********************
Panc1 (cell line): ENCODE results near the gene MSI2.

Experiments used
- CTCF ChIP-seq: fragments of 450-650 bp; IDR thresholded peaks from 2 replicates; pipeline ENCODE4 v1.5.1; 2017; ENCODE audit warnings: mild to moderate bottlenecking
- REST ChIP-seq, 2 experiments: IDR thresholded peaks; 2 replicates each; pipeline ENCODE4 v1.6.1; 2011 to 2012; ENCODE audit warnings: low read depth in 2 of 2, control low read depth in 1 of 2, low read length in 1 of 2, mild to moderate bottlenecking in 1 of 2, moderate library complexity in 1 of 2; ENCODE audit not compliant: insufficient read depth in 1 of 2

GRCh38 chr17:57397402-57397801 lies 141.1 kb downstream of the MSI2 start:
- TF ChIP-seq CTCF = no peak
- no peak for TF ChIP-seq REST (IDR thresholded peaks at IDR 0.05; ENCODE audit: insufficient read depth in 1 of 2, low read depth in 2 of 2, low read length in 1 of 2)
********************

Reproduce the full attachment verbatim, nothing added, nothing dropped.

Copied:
Panc1 (cell line): ENCODE results near the gene MSI2.

Experiments used
- CTCF ChIP-seq: fragments of 450-650 bp; IDR thresholded peaks from 2 replicates; pipeline ENCODE4 v1.5.1; 2017; ENCODE audit warnings: mild to moderate bottlenecking
- REST ChIP-seq, 2 experiments: IDR thresholded peaks; 2 replicates each; pipeline ENCODE4 v1.6.1; 2011 to 2012; ENCODE audit warnings: low read depth in 2 of 2, control low read depth in 1 of 2, low read length in 1 of 2, mild to moderate bottlenecking in 1 of 2, moderate library complexity in 1 of 2; ENCODE audit not compliant: insufficient read depth in 1 of 2

GRCh38 chr17:57397402-57397801 lies 141.1 kb downstream of the MSI2 start:
- TF ChIP-seq CTCF = no peak
- no peak for TF ChIP-seq REST (IDR thresholded peaks at IDR 0.05; ENCODE audit: insufficient read depth in 1 of 2, low read depth in 2 of 2, low read length in 1 of 2)